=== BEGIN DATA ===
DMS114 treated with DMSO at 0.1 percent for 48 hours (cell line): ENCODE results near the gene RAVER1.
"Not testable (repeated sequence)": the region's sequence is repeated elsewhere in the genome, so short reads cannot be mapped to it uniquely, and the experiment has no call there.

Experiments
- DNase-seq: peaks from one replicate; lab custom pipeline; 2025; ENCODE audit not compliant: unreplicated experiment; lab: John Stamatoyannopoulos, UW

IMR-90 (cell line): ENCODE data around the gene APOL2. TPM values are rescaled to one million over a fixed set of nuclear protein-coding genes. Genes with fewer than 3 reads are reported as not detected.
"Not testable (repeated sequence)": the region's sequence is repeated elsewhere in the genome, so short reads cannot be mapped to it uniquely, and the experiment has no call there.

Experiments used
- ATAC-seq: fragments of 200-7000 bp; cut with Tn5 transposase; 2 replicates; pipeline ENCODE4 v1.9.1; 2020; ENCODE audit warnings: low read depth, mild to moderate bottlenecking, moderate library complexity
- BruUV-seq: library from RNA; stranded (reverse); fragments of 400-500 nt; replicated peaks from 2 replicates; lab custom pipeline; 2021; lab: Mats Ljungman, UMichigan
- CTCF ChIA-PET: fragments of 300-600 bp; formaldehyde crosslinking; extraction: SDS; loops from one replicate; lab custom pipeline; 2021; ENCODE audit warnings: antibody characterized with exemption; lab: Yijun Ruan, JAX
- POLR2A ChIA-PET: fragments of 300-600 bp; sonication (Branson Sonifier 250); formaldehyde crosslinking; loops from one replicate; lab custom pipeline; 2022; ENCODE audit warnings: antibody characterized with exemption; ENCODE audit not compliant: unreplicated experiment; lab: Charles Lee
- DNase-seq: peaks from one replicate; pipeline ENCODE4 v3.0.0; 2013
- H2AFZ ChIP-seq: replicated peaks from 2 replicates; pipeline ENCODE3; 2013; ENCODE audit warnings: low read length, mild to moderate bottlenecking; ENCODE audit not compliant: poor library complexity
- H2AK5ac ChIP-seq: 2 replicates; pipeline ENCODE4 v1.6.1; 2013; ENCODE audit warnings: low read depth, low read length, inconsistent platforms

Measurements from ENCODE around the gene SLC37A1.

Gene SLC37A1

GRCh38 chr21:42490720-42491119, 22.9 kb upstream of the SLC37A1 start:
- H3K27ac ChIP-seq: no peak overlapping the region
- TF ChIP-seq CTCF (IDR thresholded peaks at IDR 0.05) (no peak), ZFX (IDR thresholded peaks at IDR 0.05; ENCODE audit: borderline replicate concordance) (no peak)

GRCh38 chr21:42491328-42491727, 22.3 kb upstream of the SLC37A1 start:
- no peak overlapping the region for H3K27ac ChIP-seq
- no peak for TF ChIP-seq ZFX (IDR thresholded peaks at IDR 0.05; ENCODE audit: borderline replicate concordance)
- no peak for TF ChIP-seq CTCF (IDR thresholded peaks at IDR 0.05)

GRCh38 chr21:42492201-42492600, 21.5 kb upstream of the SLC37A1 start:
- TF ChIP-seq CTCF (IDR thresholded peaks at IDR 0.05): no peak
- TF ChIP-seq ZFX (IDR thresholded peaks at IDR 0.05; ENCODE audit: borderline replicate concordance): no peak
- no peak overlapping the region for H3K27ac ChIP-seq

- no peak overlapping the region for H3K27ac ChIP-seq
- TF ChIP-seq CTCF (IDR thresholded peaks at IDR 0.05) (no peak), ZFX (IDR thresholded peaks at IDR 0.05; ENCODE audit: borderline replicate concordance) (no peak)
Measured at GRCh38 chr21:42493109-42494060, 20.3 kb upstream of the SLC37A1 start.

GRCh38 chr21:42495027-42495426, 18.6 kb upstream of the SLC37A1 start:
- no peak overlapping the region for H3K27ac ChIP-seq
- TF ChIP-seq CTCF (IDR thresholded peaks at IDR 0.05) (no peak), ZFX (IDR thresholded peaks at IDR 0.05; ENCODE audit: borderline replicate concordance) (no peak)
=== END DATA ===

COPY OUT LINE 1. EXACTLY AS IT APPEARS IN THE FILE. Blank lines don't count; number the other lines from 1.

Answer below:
DMS114 treated with DMSO at 0.1 percent for 48 hours (cell line): ENCODE results near the gene RAVER1.